Progress Update: Regulation and activity of the DUX4 transcription factor

See Grant Regulation and activity of the DUX4 transcription factor

Note that the Chris Carrino Foundation shares in funding this multi-year grant.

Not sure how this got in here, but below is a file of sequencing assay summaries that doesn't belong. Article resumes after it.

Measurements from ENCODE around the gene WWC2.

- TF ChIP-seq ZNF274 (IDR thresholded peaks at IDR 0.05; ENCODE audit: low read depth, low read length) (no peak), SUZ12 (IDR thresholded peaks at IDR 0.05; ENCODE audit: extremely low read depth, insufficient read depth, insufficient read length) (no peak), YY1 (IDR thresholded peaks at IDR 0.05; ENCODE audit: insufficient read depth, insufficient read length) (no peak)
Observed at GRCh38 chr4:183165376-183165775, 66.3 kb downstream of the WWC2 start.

This award provides support for professional dedicated lab personnel with exceptional expertise in FSHD research to both perform research and to train new investigators, graduate students, and postdoctoral fellows in FSHD research projects. This award supports four areas of FSHD research. It supports studies of muscle biopsies from FSHD individuals that identify the gene expression signatures that distinguish FSHD muscle from unaffected muscle. These studies are leading to a better understanding of why the muscles might function relatively normally in early life and then loose strength at later times. Not only will this help to plan clinical trials for FSHD, but it also will inform treatment strategies for preventing the progression of muscle weakness. The award also supports skilled scientists working to determine where DUX4 might be normally expressed. This study uses a mouse model with a reporter gene that will mark cells expressing the mouse version of the human DUX4. After determining where the mouse version of DUX4 is expressed, we can then look at human tissues for similar expression of the human DUX4. This award also supports studies that will determine how DUX4 is turned off by a set of compounds previously identified in a screen for drug-like compounds to treat FSHD. Although the identified compounds do not have drug-like characteristics and will not be used to treat people, determining how they turn off the expression of DUX4 will provide new targets for drug development. The final project supported by this award focuses on a set of proteins that disappear when DUX4 is expressed. We want to know whether the loss of these proteins contributes to the disease progression in FSHD, and the mechanism through which DUX4 causes their disappearance. If we identify the mechanism, this would be a new target for developing drugs to treat FSHD.